How to make NHIS work

BY  YAHAYA ETILA

A lot has happened at the National Health Insurance Scheme (NHIS) since it was created by the government of President Olusegun Obasanjo in 2005. The NHIS is charged by law to promote access to quality and affordable healthcare in Nigeria through the provision and regulation of health insurance. At the launch of its formal sector programme in 2005, then President Olusegun Obasanjo mandated NHIS to achieve universal health insurance coverage in Nigeria within ten years, which means that all Nigerians should have health insurance coverage by 2015.

Since 2005, NHIS has done a lot to achieve this mandate. Federal Government’s employees and their dependents have been covered almost 100%. Also, close to two million private sector employees have enrolled under NHIS. The Scheme has also designed imaginative programmes to include Nigerians outside the formal sector. These include the Community Based Social Health Insurance Programme (CBSHIP), the Voluntary Contributors’ Social Health Insurance Programme (VCSHIP), the Tertiary Institutions Social Health Insurance Programme (TISHIP) and the NHIS-MDG Programme for Pregnant Women and Children under Five Years.

As remarkable as these achievements are, most Nigerians are still not under the Scheme. In fact, a recent survey stated that only 7.5% of Nigerians have health insurance covers. The capacity of NHIS to provide health insurance for all Nigerians has been constrained by some challenges. And one of them is the turnout of chief executive officers of the scheme in the past six years after Dr. Dogo Muhammad was denied reappointment despite his sterling performance. I would like to state that the NHIS under Dr. Dogo Muhammad experienced phenomenal growth. Why? Dr. Dogo Muhammad rose through the ranks in the civil service, and when crisis rocked the NHIS, he was called upon to the federal ministry of health to head the scheme. And his tenure can be termed a huge success.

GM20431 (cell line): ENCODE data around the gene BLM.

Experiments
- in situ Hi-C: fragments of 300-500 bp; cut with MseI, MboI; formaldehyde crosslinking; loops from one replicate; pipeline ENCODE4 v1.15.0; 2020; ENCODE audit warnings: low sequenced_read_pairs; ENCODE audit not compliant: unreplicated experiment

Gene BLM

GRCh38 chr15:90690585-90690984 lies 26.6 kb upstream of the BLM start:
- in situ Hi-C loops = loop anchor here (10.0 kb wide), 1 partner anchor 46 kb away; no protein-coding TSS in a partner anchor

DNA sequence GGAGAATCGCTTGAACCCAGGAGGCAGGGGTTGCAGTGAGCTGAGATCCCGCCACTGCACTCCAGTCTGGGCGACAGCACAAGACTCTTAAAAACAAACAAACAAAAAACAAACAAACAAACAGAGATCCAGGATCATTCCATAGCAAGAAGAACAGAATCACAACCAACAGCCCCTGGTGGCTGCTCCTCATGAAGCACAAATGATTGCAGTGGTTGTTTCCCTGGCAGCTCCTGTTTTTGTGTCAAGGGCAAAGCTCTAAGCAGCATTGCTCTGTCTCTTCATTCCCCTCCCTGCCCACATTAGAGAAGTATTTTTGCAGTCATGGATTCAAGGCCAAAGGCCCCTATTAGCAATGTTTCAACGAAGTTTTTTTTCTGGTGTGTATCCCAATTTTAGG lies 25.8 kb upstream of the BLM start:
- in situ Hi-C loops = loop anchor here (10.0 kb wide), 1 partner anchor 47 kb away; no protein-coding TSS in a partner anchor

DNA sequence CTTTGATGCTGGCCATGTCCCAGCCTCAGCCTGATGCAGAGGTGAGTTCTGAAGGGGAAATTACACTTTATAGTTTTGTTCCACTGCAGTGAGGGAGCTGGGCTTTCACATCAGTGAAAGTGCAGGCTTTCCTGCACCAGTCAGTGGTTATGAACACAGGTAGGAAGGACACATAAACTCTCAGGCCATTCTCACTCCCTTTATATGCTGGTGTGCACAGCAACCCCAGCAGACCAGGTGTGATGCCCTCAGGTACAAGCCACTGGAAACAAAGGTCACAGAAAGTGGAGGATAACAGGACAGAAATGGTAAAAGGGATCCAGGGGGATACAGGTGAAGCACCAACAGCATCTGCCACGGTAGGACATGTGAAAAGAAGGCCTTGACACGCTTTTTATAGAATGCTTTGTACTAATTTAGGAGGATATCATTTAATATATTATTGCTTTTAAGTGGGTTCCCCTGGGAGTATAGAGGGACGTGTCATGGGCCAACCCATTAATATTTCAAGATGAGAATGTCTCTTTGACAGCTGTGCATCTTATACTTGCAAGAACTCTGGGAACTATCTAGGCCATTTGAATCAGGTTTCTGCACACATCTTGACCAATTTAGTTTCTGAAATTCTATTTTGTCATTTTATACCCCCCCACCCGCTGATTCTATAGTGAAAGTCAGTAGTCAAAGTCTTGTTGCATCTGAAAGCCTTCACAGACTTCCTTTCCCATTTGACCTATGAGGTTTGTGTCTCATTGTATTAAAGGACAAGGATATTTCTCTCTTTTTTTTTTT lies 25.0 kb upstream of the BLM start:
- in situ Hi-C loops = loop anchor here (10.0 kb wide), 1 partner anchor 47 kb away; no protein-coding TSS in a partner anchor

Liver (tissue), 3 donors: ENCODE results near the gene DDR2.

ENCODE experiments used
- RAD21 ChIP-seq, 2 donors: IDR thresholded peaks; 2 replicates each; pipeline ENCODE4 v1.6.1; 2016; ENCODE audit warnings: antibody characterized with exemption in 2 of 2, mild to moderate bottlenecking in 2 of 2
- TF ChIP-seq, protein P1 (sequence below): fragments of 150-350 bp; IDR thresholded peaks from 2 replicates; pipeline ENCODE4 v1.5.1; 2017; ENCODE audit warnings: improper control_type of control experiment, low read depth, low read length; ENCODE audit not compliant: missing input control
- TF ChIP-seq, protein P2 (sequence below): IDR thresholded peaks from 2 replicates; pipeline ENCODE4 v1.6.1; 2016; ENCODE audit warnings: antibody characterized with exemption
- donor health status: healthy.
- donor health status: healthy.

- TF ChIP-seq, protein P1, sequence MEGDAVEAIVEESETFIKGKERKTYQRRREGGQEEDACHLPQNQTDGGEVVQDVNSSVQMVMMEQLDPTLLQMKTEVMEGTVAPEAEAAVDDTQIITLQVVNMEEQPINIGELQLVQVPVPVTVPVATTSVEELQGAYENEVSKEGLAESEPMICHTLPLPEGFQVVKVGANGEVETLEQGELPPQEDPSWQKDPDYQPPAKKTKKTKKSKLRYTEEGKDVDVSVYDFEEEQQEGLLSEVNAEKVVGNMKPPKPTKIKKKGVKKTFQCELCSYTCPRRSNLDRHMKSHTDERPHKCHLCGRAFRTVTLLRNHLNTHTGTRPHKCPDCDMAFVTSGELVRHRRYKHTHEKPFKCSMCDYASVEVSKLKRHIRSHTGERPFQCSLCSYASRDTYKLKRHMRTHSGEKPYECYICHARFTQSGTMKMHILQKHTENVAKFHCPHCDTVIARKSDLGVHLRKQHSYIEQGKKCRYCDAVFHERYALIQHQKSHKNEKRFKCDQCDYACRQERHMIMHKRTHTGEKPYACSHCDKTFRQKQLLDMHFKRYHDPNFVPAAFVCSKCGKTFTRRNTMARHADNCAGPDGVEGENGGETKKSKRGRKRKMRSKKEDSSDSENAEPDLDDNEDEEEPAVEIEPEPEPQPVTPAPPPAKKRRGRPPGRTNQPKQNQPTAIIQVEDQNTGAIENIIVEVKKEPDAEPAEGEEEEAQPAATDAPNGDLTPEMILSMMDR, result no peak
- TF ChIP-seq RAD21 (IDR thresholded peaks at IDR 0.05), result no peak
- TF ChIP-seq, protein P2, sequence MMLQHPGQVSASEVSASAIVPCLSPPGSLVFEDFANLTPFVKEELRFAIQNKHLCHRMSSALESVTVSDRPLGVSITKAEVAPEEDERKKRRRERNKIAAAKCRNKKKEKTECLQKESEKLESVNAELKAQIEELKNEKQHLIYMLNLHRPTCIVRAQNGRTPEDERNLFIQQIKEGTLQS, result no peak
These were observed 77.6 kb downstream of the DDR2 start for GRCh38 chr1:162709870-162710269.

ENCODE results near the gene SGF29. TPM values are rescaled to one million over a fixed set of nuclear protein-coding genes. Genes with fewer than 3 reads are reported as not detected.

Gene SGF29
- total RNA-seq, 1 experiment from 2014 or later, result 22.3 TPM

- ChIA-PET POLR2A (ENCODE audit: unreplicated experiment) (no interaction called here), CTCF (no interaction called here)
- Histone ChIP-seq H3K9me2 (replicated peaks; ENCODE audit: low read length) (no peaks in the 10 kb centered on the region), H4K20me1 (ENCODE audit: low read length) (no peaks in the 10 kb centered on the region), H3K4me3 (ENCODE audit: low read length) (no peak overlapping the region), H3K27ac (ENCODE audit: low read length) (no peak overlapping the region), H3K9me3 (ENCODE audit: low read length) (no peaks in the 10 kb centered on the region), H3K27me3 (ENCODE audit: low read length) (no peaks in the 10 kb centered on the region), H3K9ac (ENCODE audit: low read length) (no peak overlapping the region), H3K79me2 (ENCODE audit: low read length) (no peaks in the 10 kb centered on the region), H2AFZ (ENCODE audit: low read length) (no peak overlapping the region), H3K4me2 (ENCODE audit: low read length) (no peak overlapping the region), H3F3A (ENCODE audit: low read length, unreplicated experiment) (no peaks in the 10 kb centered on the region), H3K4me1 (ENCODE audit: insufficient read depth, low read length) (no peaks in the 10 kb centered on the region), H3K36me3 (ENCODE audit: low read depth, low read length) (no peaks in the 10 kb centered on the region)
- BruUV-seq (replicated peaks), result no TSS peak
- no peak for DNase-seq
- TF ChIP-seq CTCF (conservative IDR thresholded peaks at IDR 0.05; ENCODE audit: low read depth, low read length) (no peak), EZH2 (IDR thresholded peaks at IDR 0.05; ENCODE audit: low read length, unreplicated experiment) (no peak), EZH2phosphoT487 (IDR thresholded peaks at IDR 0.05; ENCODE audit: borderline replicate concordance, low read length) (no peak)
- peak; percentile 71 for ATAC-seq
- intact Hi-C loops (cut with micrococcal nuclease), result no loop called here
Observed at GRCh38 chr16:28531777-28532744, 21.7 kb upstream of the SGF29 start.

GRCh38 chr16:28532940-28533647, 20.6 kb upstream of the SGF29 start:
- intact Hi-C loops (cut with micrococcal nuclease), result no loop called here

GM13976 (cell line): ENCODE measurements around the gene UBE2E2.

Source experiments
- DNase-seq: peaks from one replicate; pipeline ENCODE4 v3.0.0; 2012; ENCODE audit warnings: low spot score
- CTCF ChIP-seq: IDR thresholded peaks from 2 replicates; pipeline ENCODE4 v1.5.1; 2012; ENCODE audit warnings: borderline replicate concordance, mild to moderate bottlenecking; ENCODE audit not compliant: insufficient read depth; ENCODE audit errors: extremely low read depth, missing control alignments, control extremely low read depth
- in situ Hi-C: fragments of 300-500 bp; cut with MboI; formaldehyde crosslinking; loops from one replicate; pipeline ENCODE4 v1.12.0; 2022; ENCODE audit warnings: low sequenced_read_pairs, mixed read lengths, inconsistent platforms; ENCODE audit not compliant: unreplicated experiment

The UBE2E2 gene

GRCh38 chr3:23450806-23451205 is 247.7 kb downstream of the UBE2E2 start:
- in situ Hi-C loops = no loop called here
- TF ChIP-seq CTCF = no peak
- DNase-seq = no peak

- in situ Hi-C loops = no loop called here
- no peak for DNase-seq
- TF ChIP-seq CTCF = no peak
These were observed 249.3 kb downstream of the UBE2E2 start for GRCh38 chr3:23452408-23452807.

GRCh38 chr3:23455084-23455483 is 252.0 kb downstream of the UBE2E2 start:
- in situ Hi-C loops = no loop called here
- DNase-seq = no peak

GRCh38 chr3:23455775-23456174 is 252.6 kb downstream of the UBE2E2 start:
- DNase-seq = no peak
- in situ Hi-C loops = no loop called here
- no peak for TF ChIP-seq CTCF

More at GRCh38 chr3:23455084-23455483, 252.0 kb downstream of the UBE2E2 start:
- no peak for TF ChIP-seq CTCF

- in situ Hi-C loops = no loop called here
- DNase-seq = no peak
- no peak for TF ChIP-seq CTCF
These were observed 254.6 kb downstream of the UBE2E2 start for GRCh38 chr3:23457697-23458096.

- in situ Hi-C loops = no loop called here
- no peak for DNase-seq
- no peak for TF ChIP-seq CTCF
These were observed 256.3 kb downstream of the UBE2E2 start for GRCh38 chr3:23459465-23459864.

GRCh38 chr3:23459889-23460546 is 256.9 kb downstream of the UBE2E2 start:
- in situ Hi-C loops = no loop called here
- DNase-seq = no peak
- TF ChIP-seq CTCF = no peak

This piece is not about Dr. Dogo Muhammad, but rather making a case for an insider to be appointed Executive Secretary of the NHIS. Naturally, this would require referring to the Dogo Muhammad era at the NHIS. After Dr Dogo Muhammad left, a general manager Dr. Muhammed Sambo was appointed acting executive secretary and he stabilised the system, but again he was asked to leave the position for an “outsider”

The NHIS has not had it all rosy with chief executives. And the reason is simple. The government has brought two people from outside the scheme as executive secretary and the only achievements you could associate with them was that they awarded frivolous contracts to their cronies and helped themselves with NHIS funds.

I will start with Dr. Femi Thomas. He came and left unceremoniously after helping himself with NHIS funds to the detriment of impacting lives. Dr. Femi Thomas was an “outsider”, who needed to learn, and in the process, he got carried away, and the rest is history. Then came Mr. Femi Akingbade, a general manager at the time and acting executive secretary. He did his best. Again he was replaced by an “outsider” in the person of Professor Usman Yusuf, a supposedly pediatric professor, with little or no knowledge of the workings of the NHIS. Again, he messed up the place by enriching himself and cronies until he was suspended by the minister of health bordering on allegations of corruption.

Has the government learned a lesson? Common sense stipulates that an agency as sensitive as the NHIS ought not to be left in the hands of newcomers. Yes, it can be argued that the position of executive secretary is political, but again, after two failed experiments, won’t there be a need for a change in strategy?